Get ready for your next favorite romantic comedy audiobook from Lauren Blakely, THE REAL DEAL!
April Hamilton wants you to know she hasn’t been on Craigslist since that time she sold her futon after college. She doesn’t even spend that much time online. And even if she did, she would not be looking up personal ads. But going home alone for her family's summer reunion is an invitation for every single relative to butt into her personal life. She simply can’t handle another blind date with the butcher, the baker or the candlestick maker from her hometown. So when she finds the Craigslist ad for a boyfriend-for-hire, she’s ready to pay to play.
Heading Home and Need a Buffer? I’m the REAL DEAL.
Theo Banks has been running from the past for years. He’s this close to finally settling all his debts, and one more job as a boyfriend-for-hire will do the trick. He’s no gigolo. Please. He’s something of an actor, and he knows how to slip into any role, including pretending to be April’s new beau -- the bad boy with the heart of gold.
Even if it means sleeping in close quarters in that tiny little bed in her parents’ inn. Even if it means spinning tales of a romance that starts to feel all too true. What neither one of them counts on is that amid the egg toss, the arm wrestling, and a fierce game of Lawn Twister that has them tangled up together, they might be feeling the real deal.
She only wanted to show her family once and for all that she had no need to settle down.
He didn’t expect to have the time of his life at her parent’s home.
They didn’t plan on loving every single second of the game.
But can a masterful game of pretend result in true love?
Praise for The Real Deal:
"I loved everything about these characters, from their sparkling banter to their electric attraction. Witty, clever, and swoony." -Amy E. Reichert, New York Times bestselling author of The Coincidence of Coconut Cake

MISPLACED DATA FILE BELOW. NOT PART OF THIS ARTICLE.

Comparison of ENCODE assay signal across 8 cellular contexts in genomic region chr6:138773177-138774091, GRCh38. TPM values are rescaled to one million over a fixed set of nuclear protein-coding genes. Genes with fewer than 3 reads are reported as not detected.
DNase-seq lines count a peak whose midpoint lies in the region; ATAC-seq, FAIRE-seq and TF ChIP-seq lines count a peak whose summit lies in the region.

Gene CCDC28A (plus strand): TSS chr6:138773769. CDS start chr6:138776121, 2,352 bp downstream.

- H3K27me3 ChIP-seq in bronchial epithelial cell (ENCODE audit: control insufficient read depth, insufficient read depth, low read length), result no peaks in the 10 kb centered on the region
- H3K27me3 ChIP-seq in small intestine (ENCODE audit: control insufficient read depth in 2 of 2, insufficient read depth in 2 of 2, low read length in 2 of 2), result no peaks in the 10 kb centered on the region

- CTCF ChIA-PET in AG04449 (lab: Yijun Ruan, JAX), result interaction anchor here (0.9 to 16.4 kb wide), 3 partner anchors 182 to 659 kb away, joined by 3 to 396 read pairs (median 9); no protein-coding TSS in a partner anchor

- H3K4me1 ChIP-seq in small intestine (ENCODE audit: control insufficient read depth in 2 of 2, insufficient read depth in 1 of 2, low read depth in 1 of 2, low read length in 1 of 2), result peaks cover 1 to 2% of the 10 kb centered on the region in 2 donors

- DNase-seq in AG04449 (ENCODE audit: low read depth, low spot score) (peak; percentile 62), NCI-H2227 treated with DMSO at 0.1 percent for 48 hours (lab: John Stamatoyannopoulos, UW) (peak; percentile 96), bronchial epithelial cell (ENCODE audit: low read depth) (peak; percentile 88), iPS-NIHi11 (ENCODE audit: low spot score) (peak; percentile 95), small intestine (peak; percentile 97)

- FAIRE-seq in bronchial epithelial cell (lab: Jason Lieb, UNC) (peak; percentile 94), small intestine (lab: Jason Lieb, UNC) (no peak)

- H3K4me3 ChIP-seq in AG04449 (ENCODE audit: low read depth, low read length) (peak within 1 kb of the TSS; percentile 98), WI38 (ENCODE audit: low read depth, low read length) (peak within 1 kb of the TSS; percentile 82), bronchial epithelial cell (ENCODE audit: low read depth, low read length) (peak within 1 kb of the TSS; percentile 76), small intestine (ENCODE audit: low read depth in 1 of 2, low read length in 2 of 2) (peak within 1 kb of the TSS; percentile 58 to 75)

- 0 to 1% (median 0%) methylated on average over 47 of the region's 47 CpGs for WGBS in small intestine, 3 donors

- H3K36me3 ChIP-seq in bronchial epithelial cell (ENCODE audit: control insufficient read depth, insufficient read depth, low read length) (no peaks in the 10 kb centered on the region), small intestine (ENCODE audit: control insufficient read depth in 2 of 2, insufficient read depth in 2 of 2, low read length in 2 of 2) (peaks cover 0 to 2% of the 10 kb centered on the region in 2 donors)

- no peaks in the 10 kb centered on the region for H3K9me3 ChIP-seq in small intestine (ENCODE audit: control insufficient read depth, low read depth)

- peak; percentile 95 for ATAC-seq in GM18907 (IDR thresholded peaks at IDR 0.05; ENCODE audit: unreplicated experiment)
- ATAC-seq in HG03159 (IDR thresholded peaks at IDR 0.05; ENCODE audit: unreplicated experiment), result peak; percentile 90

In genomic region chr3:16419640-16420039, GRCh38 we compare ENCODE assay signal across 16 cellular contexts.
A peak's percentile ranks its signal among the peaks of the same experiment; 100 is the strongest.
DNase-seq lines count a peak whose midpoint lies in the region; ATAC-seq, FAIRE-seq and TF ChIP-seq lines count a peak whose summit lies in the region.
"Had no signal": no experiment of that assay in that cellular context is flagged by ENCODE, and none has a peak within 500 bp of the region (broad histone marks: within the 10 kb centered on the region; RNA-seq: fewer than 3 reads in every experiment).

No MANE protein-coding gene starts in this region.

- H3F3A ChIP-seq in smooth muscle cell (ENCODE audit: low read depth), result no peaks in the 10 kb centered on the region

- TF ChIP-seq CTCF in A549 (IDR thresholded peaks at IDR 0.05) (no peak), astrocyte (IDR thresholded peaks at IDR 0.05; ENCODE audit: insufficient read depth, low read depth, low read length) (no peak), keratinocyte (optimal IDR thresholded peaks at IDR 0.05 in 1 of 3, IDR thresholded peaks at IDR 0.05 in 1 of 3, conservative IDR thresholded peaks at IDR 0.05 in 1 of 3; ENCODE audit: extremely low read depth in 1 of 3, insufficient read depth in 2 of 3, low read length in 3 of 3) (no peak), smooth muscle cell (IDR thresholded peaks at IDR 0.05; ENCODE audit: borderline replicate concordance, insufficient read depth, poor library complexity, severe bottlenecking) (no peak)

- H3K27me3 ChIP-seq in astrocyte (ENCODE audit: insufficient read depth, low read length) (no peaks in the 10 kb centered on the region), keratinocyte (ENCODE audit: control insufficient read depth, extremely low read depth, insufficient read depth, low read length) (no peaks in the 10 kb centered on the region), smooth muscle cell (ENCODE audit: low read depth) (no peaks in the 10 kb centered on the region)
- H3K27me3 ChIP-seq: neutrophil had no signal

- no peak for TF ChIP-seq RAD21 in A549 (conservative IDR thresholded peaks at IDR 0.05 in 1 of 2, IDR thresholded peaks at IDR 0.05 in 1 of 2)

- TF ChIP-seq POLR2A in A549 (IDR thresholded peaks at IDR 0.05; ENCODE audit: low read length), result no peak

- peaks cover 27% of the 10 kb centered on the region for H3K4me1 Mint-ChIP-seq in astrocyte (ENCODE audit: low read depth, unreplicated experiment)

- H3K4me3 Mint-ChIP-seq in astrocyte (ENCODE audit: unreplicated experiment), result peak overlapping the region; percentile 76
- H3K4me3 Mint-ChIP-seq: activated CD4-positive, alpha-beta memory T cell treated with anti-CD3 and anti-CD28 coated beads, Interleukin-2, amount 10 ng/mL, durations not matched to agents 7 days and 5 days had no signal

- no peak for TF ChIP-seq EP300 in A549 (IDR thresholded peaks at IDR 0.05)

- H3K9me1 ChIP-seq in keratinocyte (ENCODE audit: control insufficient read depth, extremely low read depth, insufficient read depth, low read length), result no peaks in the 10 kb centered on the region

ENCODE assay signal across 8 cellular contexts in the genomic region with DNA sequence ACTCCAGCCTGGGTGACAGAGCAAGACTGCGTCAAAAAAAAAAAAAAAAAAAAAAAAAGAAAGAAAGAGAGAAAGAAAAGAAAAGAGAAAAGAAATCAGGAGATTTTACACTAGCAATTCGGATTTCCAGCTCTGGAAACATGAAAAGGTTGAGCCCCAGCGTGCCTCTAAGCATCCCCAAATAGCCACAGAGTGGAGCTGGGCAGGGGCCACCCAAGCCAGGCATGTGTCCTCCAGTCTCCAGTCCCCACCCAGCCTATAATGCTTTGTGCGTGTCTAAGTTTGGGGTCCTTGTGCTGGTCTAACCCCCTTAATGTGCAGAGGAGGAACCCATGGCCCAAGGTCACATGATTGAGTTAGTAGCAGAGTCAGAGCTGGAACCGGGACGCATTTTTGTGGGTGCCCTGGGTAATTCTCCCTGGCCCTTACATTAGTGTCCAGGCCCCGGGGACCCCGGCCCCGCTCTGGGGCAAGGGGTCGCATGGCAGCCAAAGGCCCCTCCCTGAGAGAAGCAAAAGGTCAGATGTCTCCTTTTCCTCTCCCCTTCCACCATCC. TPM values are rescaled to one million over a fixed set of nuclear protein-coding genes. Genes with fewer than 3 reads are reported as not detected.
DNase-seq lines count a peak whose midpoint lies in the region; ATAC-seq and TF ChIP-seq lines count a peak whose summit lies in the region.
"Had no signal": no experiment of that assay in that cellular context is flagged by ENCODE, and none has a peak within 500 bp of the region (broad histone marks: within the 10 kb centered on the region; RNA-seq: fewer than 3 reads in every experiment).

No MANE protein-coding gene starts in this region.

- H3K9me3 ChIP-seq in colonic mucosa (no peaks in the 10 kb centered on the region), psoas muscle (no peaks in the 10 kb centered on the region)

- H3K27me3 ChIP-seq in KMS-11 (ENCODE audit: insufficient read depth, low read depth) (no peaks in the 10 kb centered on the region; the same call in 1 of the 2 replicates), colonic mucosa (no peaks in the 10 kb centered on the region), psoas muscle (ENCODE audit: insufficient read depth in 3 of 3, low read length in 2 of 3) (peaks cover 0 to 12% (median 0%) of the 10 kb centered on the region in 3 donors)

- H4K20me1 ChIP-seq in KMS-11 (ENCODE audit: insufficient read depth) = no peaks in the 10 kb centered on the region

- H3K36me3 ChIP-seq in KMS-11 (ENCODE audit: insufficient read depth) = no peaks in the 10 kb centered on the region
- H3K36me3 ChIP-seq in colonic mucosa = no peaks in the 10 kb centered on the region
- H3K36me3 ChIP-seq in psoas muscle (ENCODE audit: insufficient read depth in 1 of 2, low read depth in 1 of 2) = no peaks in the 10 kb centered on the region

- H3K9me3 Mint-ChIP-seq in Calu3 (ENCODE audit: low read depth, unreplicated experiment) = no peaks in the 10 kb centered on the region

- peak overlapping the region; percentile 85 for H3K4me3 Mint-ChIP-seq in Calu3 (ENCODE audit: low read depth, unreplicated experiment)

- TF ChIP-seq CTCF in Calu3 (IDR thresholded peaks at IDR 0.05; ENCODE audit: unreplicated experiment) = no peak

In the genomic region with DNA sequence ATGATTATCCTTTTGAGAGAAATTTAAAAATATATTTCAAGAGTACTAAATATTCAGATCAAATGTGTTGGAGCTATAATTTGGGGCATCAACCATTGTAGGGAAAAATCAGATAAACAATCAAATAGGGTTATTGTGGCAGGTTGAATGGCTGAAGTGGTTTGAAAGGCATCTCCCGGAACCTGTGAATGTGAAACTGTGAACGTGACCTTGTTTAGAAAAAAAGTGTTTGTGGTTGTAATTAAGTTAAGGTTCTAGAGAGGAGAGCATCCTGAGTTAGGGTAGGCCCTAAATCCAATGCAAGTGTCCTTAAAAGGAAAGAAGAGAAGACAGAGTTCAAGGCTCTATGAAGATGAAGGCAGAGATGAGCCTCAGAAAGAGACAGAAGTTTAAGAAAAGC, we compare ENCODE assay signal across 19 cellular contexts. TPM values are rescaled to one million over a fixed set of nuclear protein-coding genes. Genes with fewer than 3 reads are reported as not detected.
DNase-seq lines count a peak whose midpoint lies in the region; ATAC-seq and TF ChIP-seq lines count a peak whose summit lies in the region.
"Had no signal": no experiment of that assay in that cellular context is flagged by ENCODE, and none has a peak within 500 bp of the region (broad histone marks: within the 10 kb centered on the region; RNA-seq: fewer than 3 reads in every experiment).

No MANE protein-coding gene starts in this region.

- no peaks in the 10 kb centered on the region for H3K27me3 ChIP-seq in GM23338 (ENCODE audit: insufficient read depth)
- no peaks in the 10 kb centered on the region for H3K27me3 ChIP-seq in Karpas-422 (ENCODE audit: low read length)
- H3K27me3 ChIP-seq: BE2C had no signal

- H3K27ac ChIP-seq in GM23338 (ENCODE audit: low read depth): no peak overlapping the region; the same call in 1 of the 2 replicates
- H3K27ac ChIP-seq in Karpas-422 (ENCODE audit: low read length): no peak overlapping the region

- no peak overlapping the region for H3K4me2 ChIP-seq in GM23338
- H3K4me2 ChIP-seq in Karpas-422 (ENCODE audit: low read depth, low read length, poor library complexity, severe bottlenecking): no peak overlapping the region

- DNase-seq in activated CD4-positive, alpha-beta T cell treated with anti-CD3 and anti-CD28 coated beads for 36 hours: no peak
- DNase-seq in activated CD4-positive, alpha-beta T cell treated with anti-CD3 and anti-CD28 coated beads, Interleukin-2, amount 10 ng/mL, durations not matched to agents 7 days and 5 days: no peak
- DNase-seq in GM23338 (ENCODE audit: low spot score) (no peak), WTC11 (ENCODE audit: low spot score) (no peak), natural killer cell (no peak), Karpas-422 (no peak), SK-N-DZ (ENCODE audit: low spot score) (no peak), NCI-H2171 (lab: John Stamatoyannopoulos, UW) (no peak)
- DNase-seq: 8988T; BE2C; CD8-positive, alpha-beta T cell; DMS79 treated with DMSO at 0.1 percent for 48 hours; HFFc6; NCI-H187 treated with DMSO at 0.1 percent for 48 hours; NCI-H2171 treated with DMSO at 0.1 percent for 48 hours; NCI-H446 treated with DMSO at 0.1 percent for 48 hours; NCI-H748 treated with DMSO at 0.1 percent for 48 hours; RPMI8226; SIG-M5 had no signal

"A hilarious, hot slow burn. The Real Deal is full of witty banter and characters you'll fall head over heels in love with." -Helena Hunting, New York Times bestselling author of Shacking Up
"Between author Rooney's story and narrator Xe Sands's craftsmanship, this Walk will sweep listeners off their feet...Through Sands we feel the force of Lillian's personality — with all its drive, wit, and grace — as well as the counterforces that want to constrain it." — AudioFile Magazine
Fall 2016 Library Journal Editors' Pick
“In my reckless and undiscouraged youth,” Lillian Boxfish writes, “I worked in a walnut-paneled office thirteen floors above West Thirty-Fifth Street...”
She took 1930s New York by storm, working her way up writing copy for R.H. Macy’s to become the highest paid advertising woman in the country. It was a job that, she says, “in some ways saved my life, and in other ways ruined it.”
Now it’s the last night of 1984 and Lillian, 85 years old but just as sharp and savvy as ever, is on her way to a party. It’s chilly enough out for her mink coat and Manhattan is grittier now—her son keeps warning her about a subway vigilante on the prowl—but the quick-tongued poetess has never been one to scare easily. On a walk that takes her over 10 miles around the city, she meets bartenders, bodega clerks, security guards, criminals, children, parents, and parents-to-be, while reviewing a life of excitement and adversity, passion and heartbreak, illuminating all the ways New York has changed—and has not.
A love letter to city life in all its guts and grandeur, Lillian Boxfish Takes a Walk by Kathleen Rooney paints a portrait of a remarkable woman across the canvas of a changing America: from the Jazz Age to the onset of the AIDS epidemic; the Great Depression to the birth of hip-hop.
Lillian figures she might as well take her time. For now, after all, the night is still young.
Discover the impact of the human footprint in The World Without Us. Take us off the Earth and what traces of us would linger? And which would disappear? Alan Weisman writes about which objects from today would vanish without us; how our pipes, wires, and cables would be pulverized into an unusual (but mere) line of red rock; why some museums and churches might be the last human creations standing; how rats and roaches would struggle without us; and how plastic, cast-iron, and radio waves may be our most lasting gifts to the planet.
But The World Without Us is also about how parts of our world currently fare without a human presence (Chernobyl; a Polish old-growth forest, the Korean DMZ) and it looks at the human legacy on Earth, both fleeting and indelible. It's narrative nonfiction at its finest, taking an irresistible concept with gravity and a highly-readable touch.
Some examples of what would happen:
· One year: Several more billions birds will live when airplane warning lights cease blinking.
· Twenty years: The water-soaked steel columns that support the street above New York's East Side would corrode and buckle. As Lexington Avenue caves in, it becomes a river.
· 100,000 years: CO2 will be back to pre-human levels (or it might take longer).
· Forever: Our radio waves, fragmented as they may be, will still be going out.